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People demonstrate outside the B.C. Court of Appeal before a hearing into the federal government’s appeal of the B.C. Supreme Court ruling that struck down the laws making physician-assisted dying illegal, in Vancouver on March 4, 2013.Darryl Dyck/The Canadian Press

The appeal of a landmark B.C. Supreme Court ruling that opened the door for terminally ill people to end their lives with the help of a doctor has been adjourned for two weeks.

Federal government lawyers and counsel with the B.C. Civil Liberties Association will return to the B.C. Court of Appeal later this month to argue over whether Canadians should have the right to doctor-assisted suicide.

A week of hearings was put off Monday because one of the key government lawyers has fallen ill.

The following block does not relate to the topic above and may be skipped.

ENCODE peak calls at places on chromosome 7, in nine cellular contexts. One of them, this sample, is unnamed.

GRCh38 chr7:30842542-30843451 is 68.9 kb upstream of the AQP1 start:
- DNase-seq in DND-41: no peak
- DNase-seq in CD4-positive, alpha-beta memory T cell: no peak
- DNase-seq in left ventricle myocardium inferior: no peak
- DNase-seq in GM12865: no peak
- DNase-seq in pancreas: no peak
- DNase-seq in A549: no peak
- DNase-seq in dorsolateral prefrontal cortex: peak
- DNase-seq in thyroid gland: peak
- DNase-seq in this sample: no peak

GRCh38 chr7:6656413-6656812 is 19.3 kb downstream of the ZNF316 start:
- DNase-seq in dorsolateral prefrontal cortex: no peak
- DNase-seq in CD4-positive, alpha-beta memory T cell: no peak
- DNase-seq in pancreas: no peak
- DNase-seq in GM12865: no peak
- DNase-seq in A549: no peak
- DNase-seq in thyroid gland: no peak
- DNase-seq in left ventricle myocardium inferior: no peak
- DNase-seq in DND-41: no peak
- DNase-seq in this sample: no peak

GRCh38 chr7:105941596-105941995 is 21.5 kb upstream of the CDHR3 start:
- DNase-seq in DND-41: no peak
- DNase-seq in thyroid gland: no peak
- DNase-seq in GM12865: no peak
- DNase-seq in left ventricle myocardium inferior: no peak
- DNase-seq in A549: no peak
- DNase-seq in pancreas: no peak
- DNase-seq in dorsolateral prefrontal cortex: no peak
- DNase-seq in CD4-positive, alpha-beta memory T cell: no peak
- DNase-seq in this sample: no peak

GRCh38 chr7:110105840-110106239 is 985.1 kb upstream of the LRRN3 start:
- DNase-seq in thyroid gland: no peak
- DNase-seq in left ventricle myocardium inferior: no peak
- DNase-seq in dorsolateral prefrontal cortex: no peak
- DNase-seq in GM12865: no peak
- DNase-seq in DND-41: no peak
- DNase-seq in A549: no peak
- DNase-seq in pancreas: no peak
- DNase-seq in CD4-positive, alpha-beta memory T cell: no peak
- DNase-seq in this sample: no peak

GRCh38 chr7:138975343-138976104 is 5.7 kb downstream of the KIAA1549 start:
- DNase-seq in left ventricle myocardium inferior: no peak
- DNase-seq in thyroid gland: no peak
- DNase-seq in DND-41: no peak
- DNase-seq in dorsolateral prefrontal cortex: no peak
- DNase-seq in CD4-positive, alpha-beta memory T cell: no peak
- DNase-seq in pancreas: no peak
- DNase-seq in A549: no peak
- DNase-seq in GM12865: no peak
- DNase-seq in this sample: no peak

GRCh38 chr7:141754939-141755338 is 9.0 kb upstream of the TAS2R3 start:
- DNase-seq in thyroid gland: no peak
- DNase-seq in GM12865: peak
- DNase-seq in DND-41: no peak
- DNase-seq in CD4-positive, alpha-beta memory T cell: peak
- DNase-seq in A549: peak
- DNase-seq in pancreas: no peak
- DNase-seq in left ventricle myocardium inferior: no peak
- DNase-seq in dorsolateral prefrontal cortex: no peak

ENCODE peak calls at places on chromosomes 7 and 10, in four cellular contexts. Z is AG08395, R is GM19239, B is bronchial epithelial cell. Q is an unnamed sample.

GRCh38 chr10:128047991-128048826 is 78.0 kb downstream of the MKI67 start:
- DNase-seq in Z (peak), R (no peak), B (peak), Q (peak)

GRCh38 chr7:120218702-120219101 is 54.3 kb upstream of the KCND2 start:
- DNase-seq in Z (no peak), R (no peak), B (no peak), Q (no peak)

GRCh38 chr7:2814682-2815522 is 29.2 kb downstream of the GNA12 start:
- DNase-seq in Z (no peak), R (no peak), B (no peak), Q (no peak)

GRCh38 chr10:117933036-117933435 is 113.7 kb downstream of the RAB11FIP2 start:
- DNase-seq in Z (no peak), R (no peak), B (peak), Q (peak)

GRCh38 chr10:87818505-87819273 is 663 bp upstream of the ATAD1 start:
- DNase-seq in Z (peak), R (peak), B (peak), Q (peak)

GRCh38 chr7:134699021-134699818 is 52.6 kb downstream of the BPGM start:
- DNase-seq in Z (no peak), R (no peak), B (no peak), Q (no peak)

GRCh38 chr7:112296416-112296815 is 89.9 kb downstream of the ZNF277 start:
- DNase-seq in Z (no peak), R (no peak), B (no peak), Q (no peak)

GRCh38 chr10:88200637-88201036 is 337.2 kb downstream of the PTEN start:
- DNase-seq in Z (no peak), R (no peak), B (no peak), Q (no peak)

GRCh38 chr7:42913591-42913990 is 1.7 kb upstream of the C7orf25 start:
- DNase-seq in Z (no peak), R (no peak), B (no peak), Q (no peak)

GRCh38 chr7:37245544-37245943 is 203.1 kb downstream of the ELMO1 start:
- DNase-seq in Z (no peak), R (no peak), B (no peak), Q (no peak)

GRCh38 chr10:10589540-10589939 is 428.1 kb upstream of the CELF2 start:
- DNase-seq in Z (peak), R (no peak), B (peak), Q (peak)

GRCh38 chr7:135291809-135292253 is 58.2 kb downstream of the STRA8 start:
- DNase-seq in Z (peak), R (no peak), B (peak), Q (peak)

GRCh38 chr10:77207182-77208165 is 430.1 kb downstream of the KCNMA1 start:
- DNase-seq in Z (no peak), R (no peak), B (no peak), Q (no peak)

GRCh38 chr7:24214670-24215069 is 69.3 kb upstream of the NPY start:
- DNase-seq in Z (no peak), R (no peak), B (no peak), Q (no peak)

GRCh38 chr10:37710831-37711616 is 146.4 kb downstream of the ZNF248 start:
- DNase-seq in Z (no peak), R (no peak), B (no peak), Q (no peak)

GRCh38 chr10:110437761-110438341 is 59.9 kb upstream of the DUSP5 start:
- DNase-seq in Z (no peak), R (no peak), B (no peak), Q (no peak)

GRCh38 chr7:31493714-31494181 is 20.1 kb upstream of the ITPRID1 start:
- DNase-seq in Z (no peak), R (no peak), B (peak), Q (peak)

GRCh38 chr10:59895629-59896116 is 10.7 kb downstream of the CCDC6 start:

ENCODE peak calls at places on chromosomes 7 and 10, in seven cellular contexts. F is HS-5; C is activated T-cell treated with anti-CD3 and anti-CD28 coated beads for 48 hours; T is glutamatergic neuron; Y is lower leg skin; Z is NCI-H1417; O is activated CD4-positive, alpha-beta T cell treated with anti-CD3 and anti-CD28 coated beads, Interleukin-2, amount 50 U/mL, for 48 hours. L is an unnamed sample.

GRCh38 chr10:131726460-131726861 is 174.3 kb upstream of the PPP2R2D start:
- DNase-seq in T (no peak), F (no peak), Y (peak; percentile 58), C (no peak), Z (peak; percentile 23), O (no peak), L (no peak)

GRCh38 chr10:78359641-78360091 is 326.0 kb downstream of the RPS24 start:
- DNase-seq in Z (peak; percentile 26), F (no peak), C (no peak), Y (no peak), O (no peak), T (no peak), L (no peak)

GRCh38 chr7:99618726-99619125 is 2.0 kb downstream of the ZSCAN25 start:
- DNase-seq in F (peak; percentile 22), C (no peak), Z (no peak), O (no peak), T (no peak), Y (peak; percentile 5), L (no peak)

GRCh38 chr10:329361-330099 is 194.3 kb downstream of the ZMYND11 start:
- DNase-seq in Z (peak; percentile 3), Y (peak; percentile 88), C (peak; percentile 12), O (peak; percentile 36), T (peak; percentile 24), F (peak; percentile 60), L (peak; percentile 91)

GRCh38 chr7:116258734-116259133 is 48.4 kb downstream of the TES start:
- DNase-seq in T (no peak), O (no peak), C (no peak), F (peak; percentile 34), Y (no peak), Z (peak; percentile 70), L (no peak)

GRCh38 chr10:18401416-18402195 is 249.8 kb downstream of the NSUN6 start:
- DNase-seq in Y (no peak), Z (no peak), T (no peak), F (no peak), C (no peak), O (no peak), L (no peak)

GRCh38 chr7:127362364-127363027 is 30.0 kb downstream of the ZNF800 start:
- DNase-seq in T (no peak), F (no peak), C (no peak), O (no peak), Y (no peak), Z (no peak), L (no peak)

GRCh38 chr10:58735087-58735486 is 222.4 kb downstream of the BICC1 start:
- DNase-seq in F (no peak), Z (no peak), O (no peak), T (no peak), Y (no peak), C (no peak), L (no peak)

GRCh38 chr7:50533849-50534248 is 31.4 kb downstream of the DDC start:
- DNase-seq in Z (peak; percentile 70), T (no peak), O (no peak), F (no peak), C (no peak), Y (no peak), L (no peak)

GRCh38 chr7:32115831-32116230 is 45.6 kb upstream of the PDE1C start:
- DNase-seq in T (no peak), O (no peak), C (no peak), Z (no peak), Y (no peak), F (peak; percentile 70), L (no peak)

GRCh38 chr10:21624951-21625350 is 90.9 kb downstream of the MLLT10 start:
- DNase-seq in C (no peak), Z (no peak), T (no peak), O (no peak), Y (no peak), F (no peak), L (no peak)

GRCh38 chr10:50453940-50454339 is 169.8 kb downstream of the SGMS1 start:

Before the delay was announced, several dozen people gathered outside the court carrying signs both condemning and praising the legal possibility of the right to die.

Norm Kunc, who has cerebral palsy, says it's naive to think that legalizing assisted death wouldn't have implications on people with disabilities and he fears someone else could decide his life isn't worth living.

But Shelly Hunter says she saw helplessness in the way her 81-year-old father died, and that's prompted her to hope there will eventually be a better option if she were to ever find herself dying a difficult death.